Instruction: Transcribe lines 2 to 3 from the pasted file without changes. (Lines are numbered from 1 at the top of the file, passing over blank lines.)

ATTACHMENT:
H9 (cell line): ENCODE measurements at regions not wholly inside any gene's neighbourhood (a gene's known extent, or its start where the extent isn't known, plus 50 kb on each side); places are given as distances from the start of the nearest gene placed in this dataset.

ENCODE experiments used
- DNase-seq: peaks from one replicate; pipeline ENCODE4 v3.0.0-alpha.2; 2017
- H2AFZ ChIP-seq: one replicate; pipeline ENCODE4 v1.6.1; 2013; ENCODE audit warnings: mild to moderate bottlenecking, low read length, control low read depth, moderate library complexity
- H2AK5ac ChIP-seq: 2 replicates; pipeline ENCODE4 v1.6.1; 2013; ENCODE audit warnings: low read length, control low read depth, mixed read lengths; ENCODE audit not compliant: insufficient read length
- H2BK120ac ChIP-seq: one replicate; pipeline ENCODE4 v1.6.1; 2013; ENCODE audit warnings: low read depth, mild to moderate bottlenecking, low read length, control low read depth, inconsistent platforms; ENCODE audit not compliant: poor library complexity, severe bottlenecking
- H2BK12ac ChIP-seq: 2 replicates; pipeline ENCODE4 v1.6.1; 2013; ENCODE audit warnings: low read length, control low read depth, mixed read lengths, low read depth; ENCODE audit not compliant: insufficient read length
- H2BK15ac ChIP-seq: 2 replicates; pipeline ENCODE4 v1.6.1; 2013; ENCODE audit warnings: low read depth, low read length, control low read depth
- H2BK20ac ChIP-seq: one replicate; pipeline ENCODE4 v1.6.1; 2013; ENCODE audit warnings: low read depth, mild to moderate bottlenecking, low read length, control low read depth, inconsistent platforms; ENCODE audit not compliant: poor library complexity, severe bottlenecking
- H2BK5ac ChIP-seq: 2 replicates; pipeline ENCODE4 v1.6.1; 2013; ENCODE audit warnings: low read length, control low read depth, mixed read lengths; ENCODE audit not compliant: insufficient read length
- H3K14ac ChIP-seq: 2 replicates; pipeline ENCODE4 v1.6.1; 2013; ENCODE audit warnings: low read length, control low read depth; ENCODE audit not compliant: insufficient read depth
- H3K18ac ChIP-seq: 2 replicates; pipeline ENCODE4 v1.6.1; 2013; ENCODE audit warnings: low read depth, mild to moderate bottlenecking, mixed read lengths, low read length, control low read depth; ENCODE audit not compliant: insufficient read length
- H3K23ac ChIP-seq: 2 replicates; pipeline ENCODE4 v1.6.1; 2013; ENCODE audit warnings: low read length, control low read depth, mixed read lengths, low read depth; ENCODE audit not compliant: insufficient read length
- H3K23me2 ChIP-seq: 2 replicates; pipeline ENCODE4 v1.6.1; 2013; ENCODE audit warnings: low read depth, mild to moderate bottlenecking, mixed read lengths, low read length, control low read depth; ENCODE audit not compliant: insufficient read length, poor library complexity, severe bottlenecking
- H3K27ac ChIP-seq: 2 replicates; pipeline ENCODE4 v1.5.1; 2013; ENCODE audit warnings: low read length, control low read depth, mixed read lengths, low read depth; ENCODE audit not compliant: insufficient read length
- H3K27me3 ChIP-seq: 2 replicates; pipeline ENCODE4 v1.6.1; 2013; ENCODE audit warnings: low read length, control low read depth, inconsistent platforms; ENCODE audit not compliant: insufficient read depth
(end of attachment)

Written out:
ENCODE experiments used
- DNase-seq: peaks from one replicate; pipeline ENCODE4 v3.0.0-alpha.2; 2017